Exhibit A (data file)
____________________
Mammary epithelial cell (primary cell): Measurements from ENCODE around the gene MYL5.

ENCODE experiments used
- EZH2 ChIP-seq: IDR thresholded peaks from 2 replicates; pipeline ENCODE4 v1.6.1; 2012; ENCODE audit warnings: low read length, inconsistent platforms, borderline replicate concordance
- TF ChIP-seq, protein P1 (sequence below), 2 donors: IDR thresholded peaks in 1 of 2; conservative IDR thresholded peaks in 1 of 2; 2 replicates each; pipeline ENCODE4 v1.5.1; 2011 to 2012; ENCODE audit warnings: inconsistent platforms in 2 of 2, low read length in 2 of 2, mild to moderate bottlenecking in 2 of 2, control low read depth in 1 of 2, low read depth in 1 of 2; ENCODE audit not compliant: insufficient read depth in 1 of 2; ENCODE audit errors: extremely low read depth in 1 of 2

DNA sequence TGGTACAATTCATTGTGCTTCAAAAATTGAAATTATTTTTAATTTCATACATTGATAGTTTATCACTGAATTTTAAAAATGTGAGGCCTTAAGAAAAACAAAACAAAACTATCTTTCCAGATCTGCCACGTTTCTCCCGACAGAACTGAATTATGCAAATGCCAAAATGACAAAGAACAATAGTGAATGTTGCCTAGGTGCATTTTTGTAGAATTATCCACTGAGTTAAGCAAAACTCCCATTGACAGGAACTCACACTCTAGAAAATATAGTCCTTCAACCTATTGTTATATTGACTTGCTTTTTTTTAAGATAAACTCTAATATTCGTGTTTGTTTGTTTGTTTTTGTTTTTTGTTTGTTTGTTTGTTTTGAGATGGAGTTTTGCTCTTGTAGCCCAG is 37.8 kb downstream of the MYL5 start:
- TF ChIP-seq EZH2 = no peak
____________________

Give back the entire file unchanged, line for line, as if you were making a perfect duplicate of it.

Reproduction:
Mammary epithelial cell (primary cell): Measurements from ENCODE around the gene MYL5.

ENCODE experiments used
- EZH2 ChIP-seq: IDR thresholded peaks from 2 replicates; pipeline ENCODE4 v1.6.1; 2012; ENCODE audit warnings: low read length, inconsistent platforms, borderline replicate concordance
- TF ChIP-seq, protein P1 (sequence below), 2 donors: IDR thresholded peaks in 1 of 2; conservative IDR thresholded peaks in 1 of 2; 2 replicates each; pipeline ENCODE4 v1.5.1; 2011 to 2012; ENCODE audit warnings: inconsistent platforms in 2 of 2, low read length in 2 of 2, mild to moderate bottlenecking in 2 of 2, control low read depth in 1 of 2, low read depth in 1 of 2; ENCODE audit not compliant: insufficient read depth in 1 of 2; ENCODE audit errors: extremely low read depth in 1 of 2

DNA sequence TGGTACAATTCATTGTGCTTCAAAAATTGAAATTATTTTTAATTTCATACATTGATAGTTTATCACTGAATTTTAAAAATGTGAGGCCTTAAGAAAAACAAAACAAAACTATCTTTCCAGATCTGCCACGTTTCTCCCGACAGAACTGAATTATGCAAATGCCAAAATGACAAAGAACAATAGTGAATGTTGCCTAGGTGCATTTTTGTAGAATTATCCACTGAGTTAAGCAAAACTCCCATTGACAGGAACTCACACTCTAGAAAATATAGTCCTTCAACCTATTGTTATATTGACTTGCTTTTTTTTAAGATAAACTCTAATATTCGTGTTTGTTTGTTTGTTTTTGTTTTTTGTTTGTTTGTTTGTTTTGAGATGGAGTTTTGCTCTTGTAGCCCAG is 37.8 kb downstream of the MYL5 start:
- TF ChIP-seq EZH2 = no peak